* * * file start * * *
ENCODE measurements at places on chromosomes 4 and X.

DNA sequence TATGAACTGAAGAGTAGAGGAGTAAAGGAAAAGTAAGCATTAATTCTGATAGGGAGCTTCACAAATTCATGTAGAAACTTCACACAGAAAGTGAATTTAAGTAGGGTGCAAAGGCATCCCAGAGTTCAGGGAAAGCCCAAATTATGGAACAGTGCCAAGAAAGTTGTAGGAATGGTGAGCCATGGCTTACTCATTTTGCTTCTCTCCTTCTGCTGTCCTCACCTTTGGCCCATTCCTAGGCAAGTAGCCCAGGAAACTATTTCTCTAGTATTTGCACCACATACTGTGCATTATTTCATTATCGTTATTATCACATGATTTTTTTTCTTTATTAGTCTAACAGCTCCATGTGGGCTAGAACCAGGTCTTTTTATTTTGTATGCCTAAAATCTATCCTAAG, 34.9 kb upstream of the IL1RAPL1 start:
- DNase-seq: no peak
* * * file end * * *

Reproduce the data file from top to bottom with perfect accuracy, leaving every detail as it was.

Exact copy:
ENCODE measurements at places on chromosomes 4 and X.

DNA sequence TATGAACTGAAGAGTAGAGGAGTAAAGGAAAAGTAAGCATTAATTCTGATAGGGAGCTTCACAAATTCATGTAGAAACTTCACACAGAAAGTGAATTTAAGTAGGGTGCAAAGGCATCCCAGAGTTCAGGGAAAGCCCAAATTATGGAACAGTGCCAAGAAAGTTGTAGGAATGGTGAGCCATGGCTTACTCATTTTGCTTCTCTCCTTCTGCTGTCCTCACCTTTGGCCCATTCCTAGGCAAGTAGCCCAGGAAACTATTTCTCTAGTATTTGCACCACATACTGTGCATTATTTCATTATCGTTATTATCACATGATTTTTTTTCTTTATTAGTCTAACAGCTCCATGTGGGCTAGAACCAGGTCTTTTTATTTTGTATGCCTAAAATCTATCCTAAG, 34.9 kb upstream of the IL1RAPL1 start:
- DNase-seq: no peak